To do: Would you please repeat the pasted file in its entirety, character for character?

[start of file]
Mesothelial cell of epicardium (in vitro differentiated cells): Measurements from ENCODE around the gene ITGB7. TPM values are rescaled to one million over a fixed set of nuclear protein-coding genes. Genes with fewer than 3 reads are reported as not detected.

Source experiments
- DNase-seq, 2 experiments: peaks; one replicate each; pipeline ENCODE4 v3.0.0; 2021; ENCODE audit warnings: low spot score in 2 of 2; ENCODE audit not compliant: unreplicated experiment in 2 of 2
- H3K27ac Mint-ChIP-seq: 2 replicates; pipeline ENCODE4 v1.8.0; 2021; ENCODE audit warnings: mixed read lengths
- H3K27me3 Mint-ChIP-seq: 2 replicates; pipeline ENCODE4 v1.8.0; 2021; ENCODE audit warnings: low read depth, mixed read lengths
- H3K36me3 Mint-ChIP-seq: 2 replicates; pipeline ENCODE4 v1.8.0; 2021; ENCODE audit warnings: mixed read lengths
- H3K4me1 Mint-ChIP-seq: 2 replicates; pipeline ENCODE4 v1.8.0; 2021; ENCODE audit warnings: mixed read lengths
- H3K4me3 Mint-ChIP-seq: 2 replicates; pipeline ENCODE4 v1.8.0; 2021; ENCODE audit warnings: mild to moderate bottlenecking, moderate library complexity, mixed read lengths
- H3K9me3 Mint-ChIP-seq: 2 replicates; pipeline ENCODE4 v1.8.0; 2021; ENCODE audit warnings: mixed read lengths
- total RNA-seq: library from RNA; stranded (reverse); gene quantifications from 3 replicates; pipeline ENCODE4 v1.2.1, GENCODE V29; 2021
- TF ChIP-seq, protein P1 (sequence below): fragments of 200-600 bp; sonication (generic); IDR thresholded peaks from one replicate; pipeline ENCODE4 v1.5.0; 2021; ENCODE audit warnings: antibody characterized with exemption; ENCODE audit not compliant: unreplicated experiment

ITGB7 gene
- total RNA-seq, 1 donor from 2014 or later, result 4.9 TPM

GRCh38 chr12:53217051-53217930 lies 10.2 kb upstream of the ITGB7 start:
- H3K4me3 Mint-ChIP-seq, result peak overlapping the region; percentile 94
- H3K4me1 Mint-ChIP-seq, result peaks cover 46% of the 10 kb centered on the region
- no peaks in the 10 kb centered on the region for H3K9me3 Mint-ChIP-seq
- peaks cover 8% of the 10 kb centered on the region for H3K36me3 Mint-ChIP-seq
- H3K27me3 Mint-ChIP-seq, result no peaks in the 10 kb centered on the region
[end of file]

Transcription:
Mesothelial cell of epicardium (in vitro differentiated cells): Measurements from ENCODE around the gene ITGB7. TPM values are rescaled to one million over a fixed set of nuclear protein-coding genes. Genes with fewer than 3 reads are reported as not detected.

Source experiments
- DNase-seq, 2 experiments: peaks; one replicate each; pipeline ENCODE4 v3.0.0; 2021; ENCODE audit warnings: low spot score in 2 of 2; ENCODE audit not compliant: unreplicated experiment in 2 of 2
- H3K27ac Mint-ChIP-seq: 2 replicates; pipeline ENCODE4 v1.8.0; 2021; ENCODE audit warnings: mixed read lengths
- H3K27me3 Mint-ChIP-seq: 2 replicates; pipeline ENCODE4 v1.8.0; 2021; ENCODE audit warnings: low read depth, mixed read lengths
- H3K36me3 Mint-ChIP-seq: 2 replicates; pipeline ENCODE4 v1.8.0; 2021; ENCODE audit warnings: mixed read lengths
- H3K4me1 Mint-ChIP-seq: 2 replicates; pipeline ENCODE4 v1.8.0; 2021; ENCODE audit warnings: mixed read lengths
- H3K4me3 Mint-ChIP-seq: 2 replicates; pipeline ENCODE4 v1.8.0; 2021; ENCODE audit warnings: mild to moderate bottlenecking, moderate library complexity, mixed read lengths
- H3K9me3 Mint-ChIP-seq: 2 replicates; pipeline ENCODE4 v1.8.0; 2021; ENCODE audit warnings: mixed read lengths
- total RNA-seq: library from RNA; stranded (reverse); gene quantifications from 3 replicates; pipeline ENCODE4 v1.2.1, GENCODE V29; 2021
- TF ChIP-seq, protein P1 (sequence below): fragments of 200-600 bp; sonication (generic); IDR thresholded peaks from one replicate; pipeline ENCODE4 v1.5.0; 2021; ENCODE audit warnings: antibody characterized with exemption; ENCODE audit not compliant: unreplicated experiment

ITGB7 gene
- total RNA-seq, 1 donor from 2014 or later, result 4.9 TPM

GRCh38 chr12:53217051-53217930 lies 10.2 kb upstream of the ITGB7 start:
- H3K4me3 Mint-ChIP-seq, result peak overlapping the region; percentile 94
- H3K4me1 Mint-ChIP-seq, result peaks cover 46% of the 10 kb centered on the region
- no peaks in the 10 kb centered on the region for H3K9me3 Mint-ChIP-seq
- peaks cover 8% of the 10 kb centered on the region for H3K36me3 Mint-ChIP-seq
- H3K27me3 Mint-ChIP-seq, result no peaks in the 10 kb centered on the region